Standard 12 AM History Project
By: Rachel Smith
Promoting the Abolition of Slavery welcomed Benjamin Franklin and Benjamin Rush, who helped write the Society's new constitution, into their society. PAS's strategy of litigation on behalf of free blacks became more aggressive, and attempted to work more closely with the Free African Society in a wide range of social, political and educational activity.
William Lloyd Garrison started an abolitionist paper called The Liberator, which was the most influential work on antislavery in that time. After publishing his paper, he realized that the abolitionist movement needed to be organized better, so he helped form the New England Antislavery Society in 1832, later he founded the American Antislavery Society. These societies were national organizations dedicated to achieving abolition.
Frederick Augustus Washington Bailey was born into slavery, but when he was only 20 years old he made the riskiest journey of his life. With Frederick's new freedom he changed his name to Frederick Douglass. He was invited into the abolitionist movement in 1841 by William Coffin so Frederick could share his story at an antislavery convention in Massachusetts. Throughout his life, Frederick Douglass gave African Americans a chance to be accepted into society. He was one of the three black men accepted into Harvard Medical School, but the white students made a petition to have them removed which was successful. Realizing that his kind would never have an equal opportunity in the white society, he became an ardent nationalist. Later on he decided to help fight the civil war, towards the end of the war he became the first black officer on general's staff in the history of the U.S. Army.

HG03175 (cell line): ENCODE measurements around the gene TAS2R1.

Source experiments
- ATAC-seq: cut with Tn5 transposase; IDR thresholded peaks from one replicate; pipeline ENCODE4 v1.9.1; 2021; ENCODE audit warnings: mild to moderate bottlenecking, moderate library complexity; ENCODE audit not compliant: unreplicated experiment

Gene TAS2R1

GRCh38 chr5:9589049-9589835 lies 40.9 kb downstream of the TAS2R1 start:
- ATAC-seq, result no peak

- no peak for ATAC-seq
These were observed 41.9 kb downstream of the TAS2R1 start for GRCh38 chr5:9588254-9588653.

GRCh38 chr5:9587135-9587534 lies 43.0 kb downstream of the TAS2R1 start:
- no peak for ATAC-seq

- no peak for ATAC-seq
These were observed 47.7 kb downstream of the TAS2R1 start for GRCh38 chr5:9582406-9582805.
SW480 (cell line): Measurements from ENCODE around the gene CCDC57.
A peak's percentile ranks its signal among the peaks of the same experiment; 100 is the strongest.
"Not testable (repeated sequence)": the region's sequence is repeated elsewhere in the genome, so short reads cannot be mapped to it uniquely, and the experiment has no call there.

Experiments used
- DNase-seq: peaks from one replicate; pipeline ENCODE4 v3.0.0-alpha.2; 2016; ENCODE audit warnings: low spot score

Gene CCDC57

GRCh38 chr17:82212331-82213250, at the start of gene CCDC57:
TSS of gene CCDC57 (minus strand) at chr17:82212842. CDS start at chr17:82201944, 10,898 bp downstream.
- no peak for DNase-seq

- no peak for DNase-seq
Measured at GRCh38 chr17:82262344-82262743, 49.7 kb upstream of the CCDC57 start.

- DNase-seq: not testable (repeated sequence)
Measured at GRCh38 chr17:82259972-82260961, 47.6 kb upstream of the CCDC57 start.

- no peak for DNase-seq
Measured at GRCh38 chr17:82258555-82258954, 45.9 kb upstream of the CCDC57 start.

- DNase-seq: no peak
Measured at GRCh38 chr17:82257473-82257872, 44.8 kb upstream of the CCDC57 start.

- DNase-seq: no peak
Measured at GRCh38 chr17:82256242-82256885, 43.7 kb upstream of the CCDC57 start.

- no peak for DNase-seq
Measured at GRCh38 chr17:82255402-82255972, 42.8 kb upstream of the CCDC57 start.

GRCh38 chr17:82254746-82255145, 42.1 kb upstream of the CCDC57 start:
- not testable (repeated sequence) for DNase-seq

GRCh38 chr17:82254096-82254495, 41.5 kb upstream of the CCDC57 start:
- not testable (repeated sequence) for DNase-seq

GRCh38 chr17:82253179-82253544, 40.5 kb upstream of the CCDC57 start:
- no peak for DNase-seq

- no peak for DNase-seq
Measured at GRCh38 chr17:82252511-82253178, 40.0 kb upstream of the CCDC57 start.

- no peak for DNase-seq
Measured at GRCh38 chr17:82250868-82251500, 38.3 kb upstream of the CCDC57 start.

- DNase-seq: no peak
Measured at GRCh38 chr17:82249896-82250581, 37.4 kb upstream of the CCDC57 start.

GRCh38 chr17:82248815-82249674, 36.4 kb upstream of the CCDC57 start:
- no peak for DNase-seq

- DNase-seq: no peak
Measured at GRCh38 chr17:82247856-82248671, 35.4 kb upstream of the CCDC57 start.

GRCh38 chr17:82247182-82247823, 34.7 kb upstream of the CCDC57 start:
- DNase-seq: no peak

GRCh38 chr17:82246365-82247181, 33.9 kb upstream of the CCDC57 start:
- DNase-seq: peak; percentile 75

Isabella Baumfree was also born a slave in New York, but she escaped with her infant daughter in 1826. In 1842 Isabella changed her name to Sojourner Truth. When she discovered her five year old son had been illegally sold to a man in Alabama, she took the issue to court. She was one of the first black women to successfully challenge a white man in court and win. In 1844 she joined the Northampton Association of Education and Industry in Northampton, Massachusetts. During her stay in Massachusetts, she met a number of leading abolitionists such as William Lloyd Garrison, Frederick Douglass, and David Ruggles. Truth then traveled with abolitionist George Thompson, giving speeches to large crowds on the subjects of slavery and human rights.
Sarah and Angelina Grimké became leading activists for the abolitionist cause in the 1830s. The Grimke's sisters names were spread widely for their writings and they attracted attention for their speaking engagements.
Henry David Thoreau was a dedicated abolitionist. He's remembered for his philosophical a naturalist writings. After he finished college at Harvard he befriended writer and fellow Concord resident Ralph Waldo Emerson. Emerson exposed Thoreau to Transcendentalism, a school of thought that emphasizes the importance of empirical thinking and of spiritual matters over the physical world. Emerson became Thoreau's mentor and supported him in many ways. Throughout Thoreau's life, he wrote many pieces of work, but he is remembered for his writings on government.
Charles Sumner was a avowed abolitionist and was deeply committed in the cause of civil rights, he also later emerged as an antislavery leader in the late 1840s. Sumner was a Harvard-educated lawyer who had previously engaged in disarmament efforts and prison and school reforms. In 1849, Sumner argued for integrated public schools in Massachusetts. He also became active in political protests against Texas's annexation and the Mexican War. In 1848 he joined with the Whigs and Democrats to form the Free-Soil party, which was against slavery spreading throughout the U.S.
Uncle Tom's Cabin illustrated the effect of slavery on families and helped readers empathize with enslaved characters. It also contributed to the outbreak of war by personalizing the political and economic arguments about slavery.
Harriet Tubman was enslaved for 30 years until she escaped with the help of her white abolitionist neighbors, who gave her a slip of paper with a route to a safe house. After Harriet was freed, she returned to slave-holding states many times to free other slaves. She would safely lead them to free states in the north and to Canada.